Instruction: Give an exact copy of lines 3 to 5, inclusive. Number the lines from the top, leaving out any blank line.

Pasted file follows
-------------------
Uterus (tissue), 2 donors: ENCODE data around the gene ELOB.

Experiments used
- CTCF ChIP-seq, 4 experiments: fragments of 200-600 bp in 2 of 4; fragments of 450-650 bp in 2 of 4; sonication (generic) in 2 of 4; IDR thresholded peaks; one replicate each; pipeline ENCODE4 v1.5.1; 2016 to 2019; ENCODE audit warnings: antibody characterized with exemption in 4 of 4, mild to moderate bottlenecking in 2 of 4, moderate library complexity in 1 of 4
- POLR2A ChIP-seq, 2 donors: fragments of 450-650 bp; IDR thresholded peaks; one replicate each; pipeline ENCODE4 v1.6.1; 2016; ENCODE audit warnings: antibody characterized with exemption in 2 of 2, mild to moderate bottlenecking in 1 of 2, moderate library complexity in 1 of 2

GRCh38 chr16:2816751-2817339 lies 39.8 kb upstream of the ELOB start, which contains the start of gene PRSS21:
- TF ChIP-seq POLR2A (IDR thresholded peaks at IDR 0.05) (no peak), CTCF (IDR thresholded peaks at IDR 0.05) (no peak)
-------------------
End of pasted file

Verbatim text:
- CTCF ChIP-seq, 4 experiments: fragments of 200-600 bp in 2 of 4; fragments of 450-650 bp in 2 of 4; sonication (generic) in 2 of 4; IDR thresholded peaks; one replicate each; pipeline ENCODE4 v1.5.1; 2016 to 2019; ENCODE audit warnings: antibody characterized with exemption in 4 of 4, mild to moderate bottlenecking in 2 of 4, moderate library complexity in 1 of 4
- POLR2A ChIP-seq, 2 donors: fragments of 450-650 bp; IDR thresholded peaks; one replicate each; pipeline ENCODE4 v1.6.1; 2016; ENCODE audit warnings: antibody characterized with exemption in 2 of 2, mild to moderate bottlenecking in 1 of 2, moderate library complexity in 1 of 2

GRCh38 chr16:2816751-2817339 lies 39.8 kb upstream of the ELOB start, which contains the start of gene PRSS21: